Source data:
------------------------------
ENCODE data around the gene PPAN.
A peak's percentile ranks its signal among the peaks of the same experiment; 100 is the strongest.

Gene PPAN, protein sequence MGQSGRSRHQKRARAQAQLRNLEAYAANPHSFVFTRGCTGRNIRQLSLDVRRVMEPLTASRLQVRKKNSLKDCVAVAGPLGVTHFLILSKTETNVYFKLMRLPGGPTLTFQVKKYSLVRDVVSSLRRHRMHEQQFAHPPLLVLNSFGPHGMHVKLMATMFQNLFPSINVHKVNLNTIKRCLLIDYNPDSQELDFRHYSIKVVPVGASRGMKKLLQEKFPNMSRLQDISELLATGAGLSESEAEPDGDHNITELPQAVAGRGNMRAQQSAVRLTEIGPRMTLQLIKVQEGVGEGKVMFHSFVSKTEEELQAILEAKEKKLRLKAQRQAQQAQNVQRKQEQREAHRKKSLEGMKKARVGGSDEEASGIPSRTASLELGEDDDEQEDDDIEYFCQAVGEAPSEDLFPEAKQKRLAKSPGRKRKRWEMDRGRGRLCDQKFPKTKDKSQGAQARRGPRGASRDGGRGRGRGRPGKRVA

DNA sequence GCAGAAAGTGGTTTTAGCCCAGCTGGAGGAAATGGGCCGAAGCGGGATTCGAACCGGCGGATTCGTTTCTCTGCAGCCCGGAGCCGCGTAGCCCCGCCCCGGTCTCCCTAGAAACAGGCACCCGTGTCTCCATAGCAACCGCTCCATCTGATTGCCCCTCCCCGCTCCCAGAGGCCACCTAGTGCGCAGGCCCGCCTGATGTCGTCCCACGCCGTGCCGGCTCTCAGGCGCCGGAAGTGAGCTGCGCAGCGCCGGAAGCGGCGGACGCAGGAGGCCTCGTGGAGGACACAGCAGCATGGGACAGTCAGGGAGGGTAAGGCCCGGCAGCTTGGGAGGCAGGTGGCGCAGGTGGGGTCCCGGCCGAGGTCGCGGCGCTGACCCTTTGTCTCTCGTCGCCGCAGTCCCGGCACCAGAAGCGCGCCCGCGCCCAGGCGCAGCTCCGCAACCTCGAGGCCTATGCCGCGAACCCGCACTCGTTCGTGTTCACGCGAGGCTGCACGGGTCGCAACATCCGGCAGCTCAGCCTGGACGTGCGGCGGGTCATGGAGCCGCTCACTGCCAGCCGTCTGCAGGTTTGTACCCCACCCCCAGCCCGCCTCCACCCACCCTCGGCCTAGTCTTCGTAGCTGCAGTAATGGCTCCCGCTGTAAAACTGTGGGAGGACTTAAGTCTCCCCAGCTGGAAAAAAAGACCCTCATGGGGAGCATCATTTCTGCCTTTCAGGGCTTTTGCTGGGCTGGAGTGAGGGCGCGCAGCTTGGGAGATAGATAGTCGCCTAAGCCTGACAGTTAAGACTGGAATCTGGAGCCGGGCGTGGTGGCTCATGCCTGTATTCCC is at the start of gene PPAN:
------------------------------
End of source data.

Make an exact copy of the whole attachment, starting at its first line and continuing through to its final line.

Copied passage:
ENCODE data around the gene PPAN.
A peak's percentile ranks its signal among the peaks of the same experiment; 100 is the strongest.

Gene PPAN, protein sequence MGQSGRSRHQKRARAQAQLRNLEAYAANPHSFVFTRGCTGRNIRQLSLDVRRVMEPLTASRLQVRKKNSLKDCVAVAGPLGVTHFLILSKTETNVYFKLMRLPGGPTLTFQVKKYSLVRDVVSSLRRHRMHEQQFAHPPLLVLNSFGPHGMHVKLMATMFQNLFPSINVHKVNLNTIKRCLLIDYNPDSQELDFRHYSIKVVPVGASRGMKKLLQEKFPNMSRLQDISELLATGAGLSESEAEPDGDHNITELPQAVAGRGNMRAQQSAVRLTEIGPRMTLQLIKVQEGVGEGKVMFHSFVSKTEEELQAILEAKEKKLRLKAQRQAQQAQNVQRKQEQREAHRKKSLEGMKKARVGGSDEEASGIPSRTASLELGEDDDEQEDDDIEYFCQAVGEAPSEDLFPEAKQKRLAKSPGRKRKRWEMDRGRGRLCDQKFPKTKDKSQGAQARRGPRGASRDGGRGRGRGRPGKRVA

DNA sequence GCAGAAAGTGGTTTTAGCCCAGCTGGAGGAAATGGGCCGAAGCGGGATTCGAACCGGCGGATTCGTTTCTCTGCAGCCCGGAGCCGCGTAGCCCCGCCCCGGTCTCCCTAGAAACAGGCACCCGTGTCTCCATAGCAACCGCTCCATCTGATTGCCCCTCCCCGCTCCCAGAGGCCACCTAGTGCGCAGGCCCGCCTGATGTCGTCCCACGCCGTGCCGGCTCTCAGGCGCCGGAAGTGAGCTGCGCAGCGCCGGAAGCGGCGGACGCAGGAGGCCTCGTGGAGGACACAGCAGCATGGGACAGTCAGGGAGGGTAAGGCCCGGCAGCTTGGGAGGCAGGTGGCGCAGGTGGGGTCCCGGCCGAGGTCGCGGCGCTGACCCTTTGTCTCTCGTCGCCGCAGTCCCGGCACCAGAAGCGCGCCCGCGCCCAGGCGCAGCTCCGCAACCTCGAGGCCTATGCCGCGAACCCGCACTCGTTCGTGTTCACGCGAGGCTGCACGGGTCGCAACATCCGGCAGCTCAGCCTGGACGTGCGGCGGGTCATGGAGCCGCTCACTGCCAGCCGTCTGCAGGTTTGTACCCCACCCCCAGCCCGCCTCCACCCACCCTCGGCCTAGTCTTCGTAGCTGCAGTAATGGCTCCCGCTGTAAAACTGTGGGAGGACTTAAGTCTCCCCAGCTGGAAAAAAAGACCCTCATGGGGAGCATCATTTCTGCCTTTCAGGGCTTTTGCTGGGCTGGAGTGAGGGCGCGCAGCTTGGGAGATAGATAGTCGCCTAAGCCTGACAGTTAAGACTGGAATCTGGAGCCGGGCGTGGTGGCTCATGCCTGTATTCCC is at the start of gene PPAN: